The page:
"You hate for it to happen, and when it does, you can't give in."
Halladay stayed on the hill for the Blue Jays (55-63) for as long as he could, but manager Cito Gaston finally pulled the plug on the ace's outing after his pitch count soared to 103 after just five innings. Only three starts ago, Halladay used the same number of pitches to complete nine innings in a start against the Yankees.
It did not help matters that Toronto's offense suddenly went quiet one night after pouring out nine runs on 13 hits. The Blue Jays managed just one run over six innings against Red Sox right-hander Clay Buchholz (2-3) before being blanked for the final three frames by the Boston bullpen. The Jays' lone run came courtesy of an RBI single from Vernon Wells in the fourth.
Halladay (13-6) does not often need much support, but this night was an exception.
"That's probably the first time that's happened in a long time," said Gaston, referring to Halladay's abbreviated performance. "He just didn't have good location tonight -- command of his pitches -- and we weren't able to score any runs."
In fact, excluding injury-shortened appearances, it marked the first time that Halladay had not logged at least six innings in a start since June 14, 2008, against the Cubs -- a streak of 42 outings. It also ended Halladay's run of 70 straight non-injury-related starts with at least six innings against American League teams, dating back to a performance against the Red Sox on July 12, 2007.
Efficiency and durability are Halladay's trademarks. He just did not have it this time around.
"It happens," Halladay said. "When you're not very good, you're not going to get deep -- bottom line."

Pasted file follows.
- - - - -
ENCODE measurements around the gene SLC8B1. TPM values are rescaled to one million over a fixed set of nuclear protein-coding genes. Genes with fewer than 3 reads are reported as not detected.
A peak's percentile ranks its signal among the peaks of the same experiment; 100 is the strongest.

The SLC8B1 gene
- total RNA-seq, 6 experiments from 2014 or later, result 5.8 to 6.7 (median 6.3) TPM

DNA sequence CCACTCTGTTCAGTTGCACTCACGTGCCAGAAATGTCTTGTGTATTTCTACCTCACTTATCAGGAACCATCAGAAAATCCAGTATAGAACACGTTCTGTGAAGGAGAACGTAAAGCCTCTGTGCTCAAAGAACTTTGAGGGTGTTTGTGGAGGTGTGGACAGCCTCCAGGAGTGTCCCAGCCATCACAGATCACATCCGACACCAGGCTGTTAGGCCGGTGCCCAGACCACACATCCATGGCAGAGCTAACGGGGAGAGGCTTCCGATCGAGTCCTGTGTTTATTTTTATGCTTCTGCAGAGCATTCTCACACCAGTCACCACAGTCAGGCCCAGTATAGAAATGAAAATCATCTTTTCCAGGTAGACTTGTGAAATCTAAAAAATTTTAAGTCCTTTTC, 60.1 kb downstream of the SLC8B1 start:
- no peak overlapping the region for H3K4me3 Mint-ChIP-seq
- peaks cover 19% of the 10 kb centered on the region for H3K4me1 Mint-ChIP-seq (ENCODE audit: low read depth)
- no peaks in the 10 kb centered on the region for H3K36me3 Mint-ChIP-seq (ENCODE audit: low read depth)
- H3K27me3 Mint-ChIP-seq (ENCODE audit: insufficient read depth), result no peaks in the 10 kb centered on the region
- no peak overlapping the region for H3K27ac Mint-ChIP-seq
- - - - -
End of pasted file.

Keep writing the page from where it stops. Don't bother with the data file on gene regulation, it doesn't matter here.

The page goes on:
Halladay escaped the first inning unscathed, though he did issue a walk to Boston catcher Victor Martinez. Over his previous four starts, covering 32 innings, Halladay had only issued one free pass. In the second, Red Sox slugger David Ortiz jumped on a hanging curveball from Halladay and sent the 2-2 pitch over the right-field wall for a solo home run.
"With two strikes to good hitters, you can't leave it up like that," Halladay said. "So it was just really not a very good pitch to a good hitter."
Later in the inning, Boston's Casey Kotchman reached on an infield single and came around to score on a base hit from Alex Gonzalez. In both the third and fourth innings, Halladay gave up another two hits -- one being an RBI triple by Jacoby Ellsbury that pushed the Red Sox (68-51) out to a 3-0 lead in the fourth.
Kevin Youkilis opened the fifth inning by sending a pitch up the middle, where Jays second baseman Aaron Hill gloved the ball and fired errantly to first base. Lyle Overbay jumped and gloved the baseball, pulling his arm down quickly and tagging Youkilis just before he reached the bag. First-base umpire Greg Gibson ruled Youkilis safe, forcing Halladay to use a few more pitches.
"He was out," Gaston said matter-of-factly.
Two batters later, Jason Bay belted the first pitch he received from Halladay deep to left field for a two-run homer, putting Toronto behind, 5-1. Halladay then induced two quick groundouts to escape the inning, ending his night with five runs (four earned) allowed on eight hits with seven strikeouts and two walks.
Martinez added a solo homer off Blue Jays reliever Brandon League in the ninth.
"I just don't think that he located well," Gaston said of Halladay. "He got some pitches I'm pretty sure he'd like to get in a different spot there. The one thing about Doc is he usually has great control. He didn't have it tonight for sure."
That was evident, considering Halladay fell behind in the count to 13 of the 26 batters he faced. Over the first three innings, Halladay also threw a first-pitch strike to only five of the 15 Boston hitters. Entering Wednesday, Halladay had averaged 13.9 pitches per inning. Against Boston, he needed 20.6 pitches per frame.
Halladay said having such an off night was made worse by the fact that he was facing the Sox.
"It's amplified," he said. "Against good teams, you're not going to be able to get away with a lot of mistakes. Good teams make you pay more. Regardless, I think that I just did a bad job of pitching ahead and aggressively. I was always kind of behind, fighting my way through it."